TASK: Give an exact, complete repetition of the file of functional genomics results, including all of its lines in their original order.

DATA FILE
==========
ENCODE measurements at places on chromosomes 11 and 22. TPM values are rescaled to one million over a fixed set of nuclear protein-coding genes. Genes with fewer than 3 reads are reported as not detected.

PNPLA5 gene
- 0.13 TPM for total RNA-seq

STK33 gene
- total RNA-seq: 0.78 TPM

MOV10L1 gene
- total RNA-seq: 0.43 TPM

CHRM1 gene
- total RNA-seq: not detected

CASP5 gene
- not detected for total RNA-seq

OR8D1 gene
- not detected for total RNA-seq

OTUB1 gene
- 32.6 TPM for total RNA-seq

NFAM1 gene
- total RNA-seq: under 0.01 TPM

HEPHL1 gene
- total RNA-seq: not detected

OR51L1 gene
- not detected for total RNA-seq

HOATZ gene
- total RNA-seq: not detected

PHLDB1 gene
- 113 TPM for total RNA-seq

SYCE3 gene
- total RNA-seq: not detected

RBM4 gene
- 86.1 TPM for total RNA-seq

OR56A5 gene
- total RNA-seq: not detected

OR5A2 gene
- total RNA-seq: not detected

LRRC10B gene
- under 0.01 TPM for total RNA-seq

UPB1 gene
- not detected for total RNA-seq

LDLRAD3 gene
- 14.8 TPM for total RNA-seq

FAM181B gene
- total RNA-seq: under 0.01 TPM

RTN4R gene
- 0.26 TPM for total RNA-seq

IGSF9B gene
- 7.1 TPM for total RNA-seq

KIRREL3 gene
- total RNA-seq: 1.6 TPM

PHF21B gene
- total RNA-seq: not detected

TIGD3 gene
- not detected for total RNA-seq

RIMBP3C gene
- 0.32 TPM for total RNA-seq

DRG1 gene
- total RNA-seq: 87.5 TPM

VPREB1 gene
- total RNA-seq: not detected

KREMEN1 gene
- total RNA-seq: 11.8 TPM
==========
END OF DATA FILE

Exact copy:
ENCODE measurements at places on chromosomes 11 and 22. TPM values are rescaled to one million over a fixed set of nuclear protein-coding genes. Genes with fewer than 3 reads are reported as not detected.

PNPLA5 gene
- 0.13 TPM for total RNA-seq

STK33 gene
- total RNA-seq: 0.78 TPM

MOV10L1 gene
- total RNA-seq: 0.43 TPM

CHRM1 gene
- total RNA-seq: not detected

CASP5 gene
- not detected for total RNA-seq

OR8D1 gene
- not detected for total RNA-seq

OTUB1 gene
- 32.6 TPM for total RNA-seq

NFAM1 gene
- total RNA-seq: under 0.01 TPM

HEPHL1 gene
- total RNA-seq: not detected

OR51L1 gene
- not detected for total RNA-seq

HOATZ gene
- total RNA-seq: not detected

PHLDB1 gene
- 113 TPM for total RNA-seq

SYCE3 gene
- total RNA-seq: not detected

RBM4 gene
- 86.1 TPM for total RNA-seq

OR56A5 gene
- total RNA-seq: not detected

OR5A2 gene
- total RNA-seq: not detected

LRRC10B gene
- under 0.01 TPM for total RNA-seq

UPB1 gene
- not detected for total RNA-seq

LDLRAD3 gene
- 14.8 TPM for total RNA-seq

FAM181B gene
- total RNA-seq: under 0.01 TPM

RTN4R gene
- 0.26 TPM for total RNA-seq

IGSF9B gene
- 7.1 TPM for total RNA-seq

KIRREL3 gene
- total RNA-seq: 1.6 TPM

PHF21B gene
- total RNA-seq: not detected

TIGD3 gene
- not detected for total RNA-seq

RIMBP3C gene
- 0.32 TPM for total RNA-seq

DRG1 gene
- total RNA-seq: 87.5 TPM

VPREB1 gene
- total RNA-seq: not detected

KREMEN1 gene
- total RNA-seq: 11.8 TPM